Cheat-Seeking Missles

Thursday, December 07, 2006

Quote Of The Day: Passing Heroically Into The Night Edition

"I suspect not many people have thought about this, but we're witnessing history. We are seeing the passing of a generation."
-- Daniel Martinez, USS Arizona Historian

They will gather again today, they say for the last time because "We're like the Dodo bird. We're almost extinct," to honor the 2,390 comrades who fell early in the morning of Dec. 7, 1941, 65 years ago today.

Some Pearl Harbor survivors say they'll be back to honor the 70th anniversary of the day that will live in infamy, but most agree that Dec. 7, 2006 is much like a gathering in 1938, the last time surviving Civil War veterans assembled at Gettysburg to honor the fallen boys in blue and grey.

The previous Pearl Harbor reunion was less than a month after the Islamofascists flew our planes into the World Trade Center and Pentagon. Those memories are still strong among the survivors:

The survivors say they have more than horrific memories to offer. "Remember Pearl Harbor" is just the first half of the association's motto; the rest is "Keep America alert."

Martinez said many Pearl Harbor survivors were disheartened by the Sept. 11, 2001, terrorist attacks, "as if they had not done their job hard enough."

Once again, it seemed that America had been caught sleeping. Interest in Pearl Harbor and its aging survivors surged. The old soldiers are much in demand — to sign autographs, walk in parades, speak to classrooms and pose for pictures. Visits to the USS Arizona Memorial are at record levels.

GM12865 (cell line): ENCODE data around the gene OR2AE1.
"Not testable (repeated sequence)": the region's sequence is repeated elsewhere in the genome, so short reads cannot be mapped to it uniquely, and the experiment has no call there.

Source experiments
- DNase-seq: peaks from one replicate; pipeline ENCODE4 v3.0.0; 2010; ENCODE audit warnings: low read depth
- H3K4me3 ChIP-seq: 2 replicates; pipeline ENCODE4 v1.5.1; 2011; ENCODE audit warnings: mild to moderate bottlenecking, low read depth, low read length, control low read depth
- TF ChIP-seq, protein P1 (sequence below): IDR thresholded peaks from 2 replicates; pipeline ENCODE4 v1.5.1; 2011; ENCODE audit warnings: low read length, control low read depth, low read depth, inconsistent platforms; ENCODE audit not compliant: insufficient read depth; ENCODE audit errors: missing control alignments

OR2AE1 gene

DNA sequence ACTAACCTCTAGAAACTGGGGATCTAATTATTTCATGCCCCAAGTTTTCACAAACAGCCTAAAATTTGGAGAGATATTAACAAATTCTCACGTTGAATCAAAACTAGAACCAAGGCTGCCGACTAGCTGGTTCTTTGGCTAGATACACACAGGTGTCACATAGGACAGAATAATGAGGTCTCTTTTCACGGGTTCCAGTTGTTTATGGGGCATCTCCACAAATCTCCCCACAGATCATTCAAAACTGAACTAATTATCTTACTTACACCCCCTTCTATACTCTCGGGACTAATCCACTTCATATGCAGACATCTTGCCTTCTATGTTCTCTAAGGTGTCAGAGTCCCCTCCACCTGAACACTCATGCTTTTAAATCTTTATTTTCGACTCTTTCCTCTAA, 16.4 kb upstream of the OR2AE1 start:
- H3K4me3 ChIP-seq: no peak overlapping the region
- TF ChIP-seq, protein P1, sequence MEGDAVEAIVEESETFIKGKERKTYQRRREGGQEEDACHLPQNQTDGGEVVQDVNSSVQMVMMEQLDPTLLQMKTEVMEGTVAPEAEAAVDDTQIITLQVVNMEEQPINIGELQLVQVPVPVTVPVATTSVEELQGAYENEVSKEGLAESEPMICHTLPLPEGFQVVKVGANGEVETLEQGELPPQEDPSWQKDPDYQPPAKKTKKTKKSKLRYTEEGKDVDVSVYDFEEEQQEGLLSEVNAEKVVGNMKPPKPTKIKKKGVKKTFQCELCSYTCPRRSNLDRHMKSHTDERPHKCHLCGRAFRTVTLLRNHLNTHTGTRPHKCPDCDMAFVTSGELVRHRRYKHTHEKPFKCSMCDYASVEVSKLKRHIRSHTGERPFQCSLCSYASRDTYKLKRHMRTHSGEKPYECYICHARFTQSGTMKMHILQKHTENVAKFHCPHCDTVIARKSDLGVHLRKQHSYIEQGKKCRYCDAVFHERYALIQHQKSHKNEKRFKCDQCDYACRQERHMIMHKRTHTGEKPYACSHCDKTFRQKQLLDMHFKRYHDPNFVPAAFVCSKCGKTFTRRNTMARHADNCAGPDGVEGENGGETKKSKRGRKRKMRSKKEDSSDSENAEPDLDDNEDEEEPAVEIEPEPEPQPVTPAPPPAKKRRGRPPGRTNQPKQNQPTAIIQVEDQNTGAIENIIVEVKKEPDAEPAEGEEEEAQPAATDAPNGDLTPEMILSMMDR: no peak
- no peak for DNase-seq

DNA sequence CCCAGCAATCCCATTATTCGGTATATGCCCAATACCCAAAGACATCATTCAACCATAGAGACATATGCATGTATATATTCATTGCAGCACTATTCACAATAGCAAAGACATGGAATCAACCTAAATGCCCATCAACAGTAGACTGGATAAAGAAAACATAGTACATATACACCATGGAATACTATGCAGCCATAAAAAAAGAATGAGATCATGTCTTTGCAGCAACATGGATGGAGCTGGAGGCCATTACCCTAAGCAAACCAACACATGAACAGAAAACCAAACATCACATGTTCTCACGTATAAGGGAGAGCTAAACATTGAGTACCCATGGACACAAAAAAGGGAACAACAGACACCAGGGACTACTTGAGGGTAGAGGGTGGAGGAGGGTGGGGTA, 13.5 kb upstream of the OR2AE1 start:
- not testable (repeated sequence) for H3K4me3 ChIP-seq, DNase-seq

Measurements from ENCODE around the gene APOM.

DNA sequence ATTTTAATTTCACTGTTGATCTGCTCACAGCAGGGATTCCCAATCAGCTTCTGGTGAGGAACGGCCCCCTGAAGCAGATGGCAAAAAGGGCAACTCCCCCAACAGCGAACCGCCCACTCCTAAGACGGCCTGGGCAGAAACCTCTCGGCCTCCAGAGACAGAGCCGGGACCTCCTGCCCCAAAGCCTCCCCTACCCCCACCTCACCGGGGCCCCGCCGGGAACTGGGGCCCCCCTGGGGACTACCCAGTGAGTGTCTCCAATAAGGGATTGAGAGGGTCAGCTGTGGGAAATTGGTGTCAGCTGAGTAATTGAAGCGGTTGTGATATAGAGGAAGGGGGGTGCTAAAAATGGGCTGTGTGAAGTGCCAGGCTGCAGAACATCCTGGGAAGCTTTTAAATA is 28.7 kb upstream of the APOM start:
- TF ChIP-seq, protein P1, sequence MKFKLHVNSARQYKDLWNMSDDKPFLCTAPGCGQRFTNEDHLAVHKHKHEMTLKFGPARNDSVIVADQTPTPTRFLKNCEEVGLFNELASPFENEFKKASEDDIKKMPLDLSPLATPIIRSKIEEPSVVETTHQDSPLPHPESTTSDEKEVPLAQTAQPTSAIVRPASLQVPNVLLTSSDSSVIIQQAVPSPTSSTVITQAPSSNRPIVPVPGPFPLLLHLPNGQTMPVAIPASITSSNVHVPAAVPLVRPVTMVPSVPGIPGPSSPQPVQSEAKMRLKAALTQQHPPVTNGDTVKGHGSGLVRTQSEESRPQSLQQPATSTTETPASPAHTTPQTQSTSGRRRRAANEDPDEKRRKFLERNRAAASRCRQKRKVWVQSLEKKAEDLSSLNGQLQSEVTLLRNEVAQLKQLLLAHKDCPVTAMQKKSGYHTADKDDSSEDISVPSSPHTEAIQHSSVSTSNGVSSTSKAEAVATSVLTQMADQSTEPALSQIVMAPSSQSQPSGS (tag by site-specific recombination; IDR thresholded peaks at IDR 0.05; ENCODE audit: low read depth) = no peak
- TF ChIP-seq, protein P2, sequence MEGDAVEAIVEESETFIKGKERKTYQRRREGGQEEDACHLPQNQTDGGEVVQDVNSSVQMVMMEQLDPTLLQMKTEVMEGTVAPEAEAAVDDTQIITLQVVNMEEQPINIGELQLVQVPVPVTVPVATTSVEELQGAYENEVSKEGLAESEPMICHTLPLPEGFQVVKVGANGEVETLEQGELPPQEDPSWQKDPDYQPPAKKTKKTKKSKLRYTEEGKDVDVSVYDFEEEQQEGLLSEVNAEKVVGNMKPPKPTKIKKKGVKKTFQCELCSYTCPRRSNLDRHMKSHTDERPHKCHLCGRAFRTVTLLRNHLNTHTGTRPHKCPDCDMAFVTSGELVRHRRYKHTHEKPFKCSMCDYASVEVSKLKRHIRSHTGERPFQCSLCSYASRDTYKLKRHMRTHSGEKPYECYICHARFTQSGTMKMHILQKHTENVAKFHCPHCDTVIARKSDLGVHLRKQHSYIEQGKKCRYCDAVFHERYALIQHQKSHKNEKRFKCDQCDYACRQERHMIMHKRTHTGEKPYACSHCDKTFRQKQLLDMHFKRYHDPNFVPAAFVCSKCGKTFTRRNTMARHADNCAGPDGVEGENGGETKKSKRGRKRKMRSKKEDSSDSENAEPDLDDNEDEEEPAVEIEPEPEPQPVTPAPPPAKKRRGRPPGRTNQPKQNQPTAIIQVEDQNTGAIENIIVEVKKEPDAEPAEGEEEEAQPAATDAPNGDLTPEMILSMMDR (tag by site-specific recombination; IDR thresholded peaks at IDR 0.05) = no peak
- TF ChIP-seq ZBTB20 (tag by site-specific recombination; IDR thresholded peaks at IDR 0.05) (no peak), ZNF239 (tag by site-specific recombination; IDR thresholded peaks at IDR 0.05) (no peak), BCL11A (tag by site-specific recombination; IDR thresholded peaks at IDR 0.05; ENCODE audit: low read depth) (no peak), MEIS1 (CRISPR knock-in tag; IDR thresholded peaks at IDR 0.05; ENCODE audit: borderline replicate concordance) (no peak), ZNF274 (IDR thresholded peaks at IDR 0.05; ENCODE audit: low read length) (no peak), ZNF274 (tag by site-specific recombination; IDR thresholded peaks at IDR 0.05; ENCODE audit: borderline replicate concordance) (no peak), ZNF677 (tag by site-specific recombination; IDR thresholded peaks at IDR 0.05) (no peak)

Not that everyone sees similarities between the two attacks. "There is no comparison," Hyland said. "That was terrorists killing a pile of civilians. Here, you had professional fighters versus professional fighters. Two different things." (AP)

And two very different wars.

My father was in his third year at Annapolis when the bombs fell on Pearl Harbor. He was quickly graduated, and at barely 20 was XO on the SS Trutta, a sub in the Pacific. He was from a poor town in Mississippi, but no one said anything about he and his compatriots fighting because they hadn't studied hard enough to get a real job, a good job.

They had the good job, the job people would lie and cheat to get. So they could be in a steel tube under the Pacific with depth charges exploding around them. Or so they could slog across the Italian Alps, like my father in law, never knowing which outcropping above was hiding Axis sharpshooters.

The Speaker of the House and the Senate Majority Leader weren't questioning the war back then. They weren't demanding that the troops be brought home before the job was done. They supported the troops until Hitler was dead and his army in ruins, until Japan was crushed, its emporer no longer a God, its empire a fleeting whiff of acrid smoke, its people ready for peace.

That is the effort we need now, and the best honor we can bestow on the aging heros at Pearl Harbor today is to commit to fight as hard and nobly as they did, until the job is done, and America is secure.

See also: Our Pearl Harbor, by Victor Davis Hanson and by Pearl Harbor, by Neal Boortz

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